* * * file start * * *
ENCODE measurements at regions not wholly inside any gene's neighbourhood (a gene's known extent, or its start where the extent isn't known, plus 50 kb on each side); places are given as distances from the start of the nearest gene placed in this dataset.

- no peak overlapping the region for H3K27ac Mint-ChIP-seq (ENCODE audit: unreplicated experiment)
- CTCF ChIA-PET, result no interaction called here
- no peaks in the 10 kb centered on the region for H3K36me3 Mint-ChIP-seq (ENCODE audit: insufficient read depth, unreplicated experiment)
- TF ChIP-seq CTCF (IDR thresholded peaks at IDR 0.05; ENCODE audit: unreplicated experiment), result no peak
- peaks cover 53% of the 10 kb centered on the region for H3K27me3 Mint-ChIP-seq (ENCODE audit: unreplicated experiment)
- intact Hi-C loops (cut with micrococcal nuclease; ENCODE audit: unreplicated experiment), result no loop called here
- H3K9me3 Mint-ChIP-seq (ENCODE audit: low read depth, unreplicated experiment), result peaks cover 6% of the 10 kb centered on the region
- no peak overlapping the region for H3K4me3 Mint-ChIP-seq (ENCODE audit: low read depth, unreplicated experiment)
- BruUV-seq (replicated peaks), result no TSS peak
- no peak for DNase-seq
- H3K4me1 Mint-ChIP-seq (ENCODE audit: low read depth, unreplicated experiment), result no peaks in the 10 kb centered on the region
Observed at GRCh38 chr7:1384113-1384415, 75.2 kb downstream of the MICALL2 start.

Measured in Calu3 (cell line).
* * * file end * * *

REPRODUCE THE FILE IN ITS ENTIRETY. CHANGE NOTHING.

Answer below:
ENCODE measurements at regions not wholly inside any gene's neighbourhood (a gene's known extent, or its start where the extent isn't known, plus 50 kb on each side); places are given as distances from the start of the nearest gene placed in this dataset.

- no peak overlapping the region for H3K27ac Mint-ChIP-seq (ENCODE audit: unreplicated experiment)
- CTCF ChIA-PET, result no interaction called here
- no peaks in the 10 kb centered on the region for H3K36me3 Mint-ChIP-seq (ENCODE audit: insufficient read depth, unreplicated experiment)
- TF ChIP-seq CTCF (IDR thresholded peaks at IDR 0.05; ENCODE audit: unreplicated experiment), result no peak
- peaks cover 53% of the 10 kb centered on the region for H3K27me3 Mint-ChIP-seq (ENCODE audit: unreplicated experiment)
- intact Hi-C loops (cut with micrococcal nuclease; ENCODE audit: unreplicated experiment), result no loop called here
- H3K9me3 Mint-ChIP-seq (ENCODE audit: low read depth, unreplicated experiment), result peaks cover 6% of the 10 kb centered on the region
- no peak overlapping the region for H3K4me3 Mint-ChIP-seq (ENCODE audit: low read depth, unreplicated experiment)
- BruUV-seq (replicated peaks), result no TSS peak
- no peak for DNase-seq
- H3K4me1 Mint-ChIP-seq (ENCODE audit: low read depth, unreplicated experiment), result no peaks in the 10 kb centered on the region
Observed at GRCh38 chr7:1384113-1384415, 75.2 kb downstream of the MICALL2 start.

Measured in Calu3 (cell line).